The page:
We are working at the Malaga Digital Art History Summer School to think about ways that we can visualize or analyze “Big Data” for Art History. I’ve been doing little meaningless tests on the 6000+ objects from the Metropolitan Museum of Art Department of Ancient Near Eastern Art. I thought this could be a fun place to start. We were doing a workflow of importing the data from the Met Github repository, refining/reducing in R Studio, then exporting to Gephi to do network visualizations. I made a bunch of meaningless visualizations that I’m embedding here to discuss with my group on Monday.
This is a network visualization of the object names by material – since some objects share names “cylinder seal” etc they appear as larger dots, but that’s not actually meaningful. At least it looks a little interesting.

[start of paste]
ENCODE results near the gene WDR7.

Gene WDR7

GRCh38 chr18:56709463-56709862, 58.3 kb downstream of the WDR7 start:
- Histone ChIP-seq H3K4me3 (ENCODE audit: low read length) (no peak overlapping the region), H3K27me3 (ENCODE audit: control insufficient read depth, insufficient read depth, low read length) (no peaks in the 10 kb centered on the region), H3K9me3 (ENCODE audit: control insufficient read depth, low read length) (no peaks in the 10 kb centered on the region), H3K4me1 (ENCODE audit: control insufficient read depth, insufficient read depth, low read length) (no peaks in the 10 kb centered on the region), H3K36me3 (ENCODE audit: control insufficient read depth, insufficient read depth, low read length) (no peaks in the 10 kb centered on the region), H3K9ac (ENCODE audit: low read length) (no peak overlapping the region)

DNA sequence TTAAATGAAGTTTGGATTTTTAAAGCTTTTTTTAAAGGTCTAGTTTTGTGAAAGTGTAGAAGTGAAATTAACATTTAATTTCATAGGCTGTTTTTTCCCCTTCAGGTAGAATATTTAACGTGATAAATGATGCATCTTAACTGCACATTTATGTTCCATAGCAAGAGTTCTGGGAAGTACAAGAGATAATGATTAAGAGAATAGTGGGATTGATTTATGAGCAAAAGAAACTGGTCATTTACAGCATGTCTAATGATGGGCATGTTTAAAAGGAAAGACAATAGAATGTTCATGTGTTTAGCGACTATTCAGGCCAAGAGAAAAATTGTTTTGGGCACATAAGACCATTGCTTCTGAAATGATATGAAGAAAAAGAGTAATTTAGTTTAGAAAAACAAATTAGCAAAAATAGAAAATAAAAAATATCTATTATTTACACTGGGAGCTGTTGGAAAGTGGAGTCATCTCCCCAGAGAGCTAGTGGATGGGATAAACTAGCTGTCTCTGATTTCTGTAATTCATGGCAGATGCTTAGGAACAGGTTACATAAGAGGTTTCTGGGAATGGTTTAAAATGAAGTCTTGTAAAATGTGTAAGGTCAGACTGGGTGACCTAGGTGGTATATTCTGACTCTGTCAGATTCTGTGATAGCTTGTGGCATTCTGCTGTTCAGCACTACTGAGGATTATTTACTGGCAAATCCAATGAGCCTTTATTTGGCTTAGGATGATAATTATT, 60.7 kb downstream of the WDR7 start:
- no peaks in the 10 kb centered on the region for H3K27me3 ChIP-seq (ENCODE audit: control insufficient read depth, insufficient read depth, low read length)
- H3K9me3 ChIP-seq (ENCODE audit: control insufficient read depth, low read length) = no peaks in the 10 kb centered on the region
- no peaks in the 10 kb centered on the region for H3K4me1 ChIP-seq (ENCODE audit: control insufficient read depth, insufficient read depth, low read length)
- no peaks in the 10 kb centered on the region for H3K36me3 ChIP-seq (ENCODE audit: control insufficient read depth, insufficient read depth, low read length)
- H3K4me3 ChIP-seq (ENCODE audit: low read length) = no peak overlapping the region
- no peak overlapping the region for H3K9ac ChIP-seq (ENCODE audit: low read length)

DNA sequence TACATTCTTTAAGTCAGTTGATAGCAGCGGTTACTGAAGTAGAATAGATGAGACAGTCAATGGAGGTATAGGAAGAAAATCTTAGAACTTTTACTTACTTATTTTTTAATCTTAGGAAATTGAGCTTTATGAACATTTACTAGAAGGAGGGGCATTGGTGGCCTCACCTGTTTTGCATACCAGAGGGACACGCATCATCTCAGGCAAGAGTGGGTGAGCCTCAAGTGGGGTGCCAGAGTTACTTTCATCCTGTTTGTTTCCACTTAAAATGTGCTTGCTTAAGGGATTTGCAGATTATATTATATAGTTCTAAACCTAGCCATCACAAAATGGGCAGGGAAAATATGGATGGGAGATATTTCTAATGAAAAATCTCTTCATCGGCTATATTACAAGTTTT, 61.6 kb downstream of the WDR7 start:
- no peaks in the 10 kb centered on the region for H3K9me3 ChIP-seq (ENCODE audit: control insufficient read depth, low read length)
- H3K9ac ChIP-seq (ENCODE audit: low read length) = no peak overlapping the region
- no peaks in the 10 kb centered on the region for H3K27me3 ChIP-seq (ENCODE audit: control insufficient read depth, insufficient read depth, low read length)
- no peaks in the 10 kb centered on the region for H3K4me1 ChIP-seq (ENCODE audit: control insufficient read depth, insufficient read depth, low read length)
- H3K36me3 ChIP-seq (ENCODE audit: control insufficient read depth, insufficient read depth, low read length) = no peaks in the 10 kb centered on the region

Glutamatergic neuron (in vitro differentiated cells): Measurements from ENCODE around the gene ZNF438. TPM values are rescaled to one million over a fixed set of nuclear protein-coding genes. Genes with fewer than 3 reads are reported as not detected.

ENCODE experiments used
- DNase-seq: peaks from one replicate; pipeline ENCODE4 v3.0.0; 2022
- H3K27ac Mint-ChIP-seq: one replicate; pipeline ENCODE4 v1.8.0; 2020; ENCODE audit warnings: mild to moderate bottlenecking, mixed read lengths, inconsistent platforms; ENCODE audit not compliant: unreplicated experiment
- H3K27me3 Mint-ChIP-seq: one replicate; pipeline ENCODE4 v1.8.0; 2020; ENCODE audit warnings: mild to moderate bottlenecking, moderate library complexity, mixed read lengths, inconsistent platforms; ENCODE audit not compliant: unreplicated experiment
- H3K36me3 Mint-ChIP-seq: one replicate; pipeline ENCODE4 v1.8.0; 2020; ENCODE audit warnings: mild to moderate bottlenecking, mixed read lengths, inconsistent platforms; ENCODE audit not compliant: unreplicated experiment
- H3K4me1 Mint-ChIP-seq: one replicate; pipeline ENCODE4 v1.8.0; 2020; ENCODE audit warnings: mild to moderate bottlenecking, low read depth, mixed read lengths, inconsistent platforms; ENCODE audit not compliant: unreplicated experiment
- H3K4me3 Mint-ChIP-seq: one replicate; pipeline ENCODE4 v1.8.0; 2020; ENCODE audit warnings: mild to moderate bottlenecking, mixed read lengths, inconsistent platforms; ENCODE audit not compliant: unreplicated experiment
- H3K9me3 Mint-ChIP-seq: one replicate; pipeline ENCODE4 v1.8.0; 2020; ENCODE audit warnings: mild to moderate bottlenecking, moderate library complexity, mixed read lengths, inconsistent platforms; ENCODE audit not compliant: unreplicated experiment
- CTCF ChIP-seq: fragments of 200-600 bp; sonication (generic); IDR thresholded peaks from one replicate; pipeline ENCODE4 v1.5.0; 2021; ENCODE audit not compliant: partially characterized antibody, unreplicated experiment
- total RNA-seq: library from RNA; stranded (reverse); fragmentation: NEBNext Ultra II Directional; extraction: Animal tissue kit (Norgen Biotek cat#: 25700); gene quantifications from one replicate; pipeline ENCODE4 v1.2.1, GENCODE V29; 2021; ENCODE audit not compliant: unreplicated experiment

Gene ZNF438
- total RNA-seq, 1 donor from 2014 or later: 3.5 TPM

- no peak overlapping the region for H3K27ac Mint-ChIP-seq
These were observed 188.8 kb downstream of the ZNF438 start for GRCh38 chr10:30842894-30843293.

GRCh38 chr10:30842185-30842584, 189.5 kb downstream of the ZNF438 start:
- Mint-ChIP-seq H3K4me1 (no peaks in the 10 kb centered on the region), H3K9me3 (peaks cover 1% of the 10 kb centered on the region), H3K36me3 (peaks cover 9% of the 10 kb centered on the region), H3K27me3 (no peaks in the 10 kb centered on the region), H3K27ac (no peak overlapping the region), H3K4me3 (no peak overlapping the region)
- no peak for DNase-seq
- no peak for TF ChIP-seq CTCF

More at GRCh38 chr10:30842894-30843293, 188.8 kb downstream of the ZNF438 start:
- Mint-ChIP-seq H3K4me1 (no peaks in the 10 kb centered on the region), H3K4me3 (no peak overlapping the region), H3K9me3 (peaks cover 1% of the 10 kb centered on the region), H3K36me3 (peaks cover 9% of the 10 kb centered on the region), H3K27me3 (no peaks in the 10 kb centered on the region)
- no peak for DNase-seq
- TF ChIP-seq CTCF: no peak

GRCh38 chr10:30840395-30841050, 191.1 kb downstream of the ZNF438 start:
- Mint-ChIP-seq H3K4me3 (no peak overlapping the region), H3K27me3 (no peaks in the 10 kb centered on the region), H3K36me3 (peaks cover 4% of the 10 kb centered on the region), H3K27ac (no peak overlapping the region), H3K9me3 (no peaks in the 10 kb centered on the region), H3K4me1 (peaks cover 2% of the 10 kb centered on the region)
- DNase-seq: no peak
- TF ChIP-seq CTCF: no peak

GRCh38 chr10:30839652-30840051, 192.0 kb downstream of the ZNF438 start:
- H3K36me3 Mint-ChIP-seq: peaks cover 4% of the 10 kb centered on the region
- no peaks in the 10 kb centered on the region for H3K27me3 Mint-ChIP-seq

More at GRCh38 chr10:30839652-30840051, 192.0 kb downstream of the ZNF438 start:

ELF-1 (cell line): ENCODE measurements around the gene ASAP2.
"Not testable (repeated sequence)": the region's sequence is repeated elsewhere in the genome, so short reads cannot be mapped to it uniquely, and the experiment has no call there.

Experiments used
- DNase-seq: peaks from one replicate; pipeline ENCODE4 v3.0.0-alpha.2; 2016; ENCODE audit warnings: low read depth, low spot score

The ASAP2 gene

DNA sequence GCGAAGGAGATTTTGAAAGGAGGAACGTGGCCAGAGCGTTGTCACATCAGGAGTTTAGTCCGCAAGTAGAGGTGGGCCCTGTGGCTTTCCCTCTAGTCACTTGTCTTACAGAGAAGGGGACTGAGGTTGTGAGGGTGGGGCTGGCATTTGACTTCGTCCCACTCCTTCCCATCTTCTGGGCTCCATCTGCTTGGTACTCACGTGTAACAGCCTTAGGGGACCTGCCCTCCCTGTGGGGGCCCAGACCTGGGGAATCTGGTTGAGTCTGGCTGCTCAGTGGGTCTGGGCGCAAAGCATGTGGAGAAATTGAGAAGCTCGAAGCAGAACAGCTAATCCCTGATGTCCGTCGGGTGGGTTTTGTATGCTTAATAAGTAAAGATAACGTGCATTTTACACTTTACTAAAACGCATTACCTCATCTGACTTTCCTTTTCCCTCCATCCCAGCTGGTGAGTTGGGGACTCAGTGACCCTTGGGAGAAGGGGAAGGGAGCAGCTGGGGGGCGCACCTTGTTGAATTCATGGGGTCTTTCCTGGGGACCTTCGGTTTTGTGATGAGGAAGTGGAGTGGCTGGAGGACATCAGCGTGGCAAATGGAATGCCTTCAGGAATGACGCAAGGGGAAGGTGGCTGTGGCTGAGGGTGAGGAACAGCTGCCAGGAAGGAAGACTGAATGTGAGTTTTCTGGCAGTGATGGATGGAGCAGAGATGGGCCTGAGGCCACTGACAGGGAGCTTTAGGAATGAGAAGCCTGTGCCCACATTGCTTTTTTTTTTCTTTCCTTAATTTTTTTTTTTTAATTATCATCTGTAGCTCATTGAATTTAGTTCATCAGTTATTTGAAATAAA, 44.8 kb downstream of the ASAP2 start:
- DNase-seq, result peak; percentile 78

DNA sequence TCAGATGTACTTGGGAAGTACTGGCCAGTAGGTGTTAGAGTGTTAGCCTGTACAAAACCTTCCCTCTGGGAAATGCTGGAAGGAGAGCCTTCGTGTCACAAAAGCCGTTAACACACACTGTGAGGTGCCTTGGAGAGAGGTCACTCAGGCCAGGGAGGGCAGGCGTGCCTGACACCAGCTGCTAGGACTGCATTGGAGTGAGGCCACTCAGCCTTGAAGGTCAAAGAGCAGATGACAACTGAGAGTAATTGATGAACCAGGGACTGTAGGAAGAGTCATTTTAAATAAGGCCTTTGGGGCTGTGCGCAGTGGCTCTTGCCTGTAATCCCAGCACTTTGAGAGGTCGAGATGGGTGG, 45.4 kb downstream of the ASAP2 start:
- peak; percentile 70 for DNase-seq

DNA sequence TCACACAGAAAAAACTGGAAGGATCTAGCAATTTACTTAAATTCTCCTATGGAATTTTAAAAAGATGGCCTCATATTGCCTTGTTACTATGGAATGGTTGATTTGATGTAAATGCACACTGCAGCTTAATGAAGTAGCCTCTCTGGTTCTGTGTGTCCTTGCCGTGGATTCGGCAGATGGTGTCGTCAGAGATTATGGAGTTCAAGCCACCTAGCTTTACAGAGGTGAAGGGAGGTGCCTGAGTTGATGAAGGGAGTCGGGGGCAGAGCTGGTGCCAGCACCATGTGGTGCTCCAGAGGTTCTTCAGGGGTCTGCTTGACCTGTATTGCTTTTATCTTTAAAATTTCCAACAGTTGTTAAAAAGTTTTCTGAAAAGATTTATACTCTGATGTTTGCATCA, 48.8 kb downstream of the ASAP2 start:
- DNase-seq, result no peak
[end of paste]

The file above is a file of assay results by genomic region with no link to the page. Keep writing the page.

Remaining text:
I then tried to look at “classification” and “culture” to see if I would see different materials/types of object by culture. With two different visualizations
I also made a visualization of objects by culture – but then forgot somehow that this would lead to totally separate groups because in the database you can only be attached to one culture at a time.
so that’s really ugly, but when you zoom in in Gephi you can see each object number – if somehow that was useful. I don’t know. Anyway, it’s been fun looking at these visualizations, but in the end I think I need to use multimodal networks and think more carefully about questions that could be answered. I actually think that maybe network visualization is not the right method for this dataset, but since we are a group and all working together at the summer school it’s fun to see what I can make together with my colleagues.
Standby for more tests and weird experiments!